Now that Umami is deployed, we need to configure it, and also configure our website to send statistics to the new deployed umami.

The first thing we need to do here is to change the default user and password for Umami. The first time it deploys, an admin user is created with password umami. Log in with those credentials and change the password by navigating to Settings > Profile > Change password.

Changing the default password in Umami

Then, will connect our website to umami. Now, in Umami, we need to go to Settings > Websites and add a new website. Here, we need to provide a name for the website and put its URL. You can choose to enable the analytics to be publicly accesible by checking the 'Enable share URL' checkbox. This way, everyone with the URL can read-only your statistics. If you don't want to enable this, you can leave it unchecked.

Add website to Umami

Now, we have added our website to Umami, but we haven't connected it yet. The final step is to connect it so it starts sending metrics and visit statistics to Umami. For that, we first need the tracking code that we to set in our website. We can get it from the website we just added, by clicking on the link icon button.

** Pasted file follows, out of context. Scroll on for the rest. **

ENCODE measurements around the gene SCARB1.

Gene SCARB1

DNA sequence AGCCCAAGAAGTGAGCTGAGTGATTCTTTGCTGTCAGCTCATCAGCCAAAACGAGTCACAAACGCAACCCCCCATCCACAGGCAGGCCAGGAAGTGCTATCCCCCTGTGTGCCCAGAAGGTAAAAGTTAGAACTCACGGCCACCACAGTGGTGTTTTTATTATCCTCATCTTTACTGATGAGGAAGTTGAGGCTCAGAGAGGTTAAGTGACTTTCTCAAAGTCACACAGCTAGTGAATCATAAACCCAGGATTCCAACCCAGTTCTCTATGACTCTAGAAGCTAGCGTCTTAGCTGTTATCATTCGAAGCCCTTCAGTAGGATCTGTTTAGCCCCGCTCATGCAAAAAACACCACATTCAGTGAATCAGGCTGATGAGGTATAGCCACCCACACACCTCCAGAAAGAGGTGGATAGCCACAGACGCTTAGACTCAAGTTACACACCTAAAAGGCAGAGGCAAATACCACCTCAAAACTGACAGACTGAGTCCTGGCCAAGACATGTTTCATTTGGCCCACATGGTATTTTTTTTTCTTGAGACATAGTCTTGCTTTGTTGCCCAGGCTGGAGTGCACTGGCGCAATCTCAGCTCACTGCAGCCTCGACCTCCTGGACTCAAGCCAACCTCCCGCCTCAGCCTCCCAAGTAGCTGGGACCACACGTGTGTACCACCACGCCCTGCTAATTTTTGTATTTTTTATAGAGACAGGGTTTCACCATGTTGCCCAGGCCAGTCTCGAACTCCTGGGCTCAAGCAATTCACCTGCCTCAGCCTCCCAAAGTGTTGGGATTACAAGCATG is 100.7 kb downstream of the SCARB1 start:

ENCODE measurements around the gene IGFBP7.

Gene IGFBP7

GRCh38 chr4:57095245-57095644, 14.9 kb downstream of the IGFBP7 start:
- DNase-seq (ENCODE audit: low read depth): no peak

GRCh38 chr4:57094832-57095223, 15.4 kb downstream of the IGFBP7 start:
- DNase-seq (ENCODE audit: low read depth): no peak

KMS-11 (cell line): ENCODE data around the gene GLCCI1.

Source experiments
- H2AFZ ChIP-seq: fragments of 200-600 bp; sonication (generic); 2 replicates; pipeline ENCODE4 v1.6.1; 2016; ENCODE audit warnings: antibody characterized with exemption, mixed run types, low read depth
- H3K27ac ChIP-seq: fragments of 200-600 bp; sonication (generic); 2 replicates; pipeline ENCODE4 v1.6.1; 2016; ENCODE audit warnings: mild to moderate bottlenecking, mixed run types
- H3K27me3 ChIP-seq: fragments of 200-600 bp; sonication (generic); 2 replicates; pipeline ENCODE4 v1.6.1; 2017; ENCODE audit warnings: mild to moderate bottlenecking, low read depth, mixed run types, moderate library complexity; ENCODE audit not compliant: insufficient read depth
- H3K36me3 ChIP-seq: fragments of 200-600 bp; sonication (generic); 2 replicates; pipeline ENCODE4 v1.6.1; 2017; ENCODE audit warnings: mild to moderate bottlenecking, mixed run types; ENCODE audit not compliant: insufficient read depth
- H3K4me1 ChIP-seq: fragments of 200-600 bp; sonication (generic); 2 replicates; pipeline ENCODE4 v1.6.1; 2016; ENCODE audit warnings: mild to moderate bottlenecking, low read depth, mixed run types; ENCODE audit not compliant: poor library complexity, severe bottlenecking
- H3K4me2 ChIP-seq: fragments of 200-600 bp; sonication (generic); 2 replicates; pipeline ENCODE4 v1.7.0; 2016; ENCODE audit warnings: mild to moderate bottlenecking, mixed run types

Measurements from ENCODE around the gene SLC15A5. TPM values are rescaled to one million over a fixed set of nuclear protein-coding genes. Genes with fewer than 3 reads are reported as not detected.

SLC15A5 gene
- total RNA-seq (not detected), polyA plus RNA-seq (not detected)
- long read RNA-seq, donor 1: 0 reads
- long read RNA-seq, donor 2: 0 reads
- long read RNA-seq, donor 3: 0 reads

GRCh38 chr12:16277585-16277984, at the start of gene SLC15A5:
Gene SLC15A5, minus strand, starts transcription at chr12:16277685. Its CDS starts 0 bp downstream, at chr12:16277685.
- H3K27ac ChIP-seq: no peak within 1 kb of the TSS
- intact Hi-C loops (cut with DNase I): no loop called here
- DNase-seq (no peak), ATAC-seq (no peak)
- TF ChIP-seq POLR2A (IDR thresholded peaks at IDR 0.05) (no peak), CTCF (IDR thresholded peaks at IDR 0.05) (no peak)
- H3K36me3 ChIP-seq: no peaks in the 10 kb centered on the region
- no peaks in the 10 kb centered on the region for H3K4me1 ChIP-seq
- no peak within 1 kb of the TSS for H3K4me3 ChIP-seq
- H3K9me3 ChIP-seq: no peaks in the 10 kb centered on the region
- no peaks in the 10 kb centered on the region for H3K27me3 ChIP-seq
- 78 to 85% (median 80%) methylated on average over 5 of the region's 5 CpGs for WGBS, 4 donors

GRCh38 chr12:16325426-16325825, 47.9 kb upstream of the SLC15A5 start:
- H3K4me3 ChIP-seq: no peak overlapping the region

Get the Umami tracking code

Copy it to your clipboard and paste inside your website <head> tag of your HTML. If your webisite is made with Next.js like mine, you can add it to the _document.{jsx|tsx} file, and then it will be added to all the pages of your website. Deploy the updated version of your website (with the added tracking script) and you are done!

Now, every page visit to your site will be recorded by umami. You can do some tests if you want. Also, you can configure Umami to do not track your own visits with the IGNORE_IP env variable, or to also track some events like a button click. There are a lot of things you can configure on umami, so I recommend you to read the documentation entirely.

That's all for today. I hope your website goes well!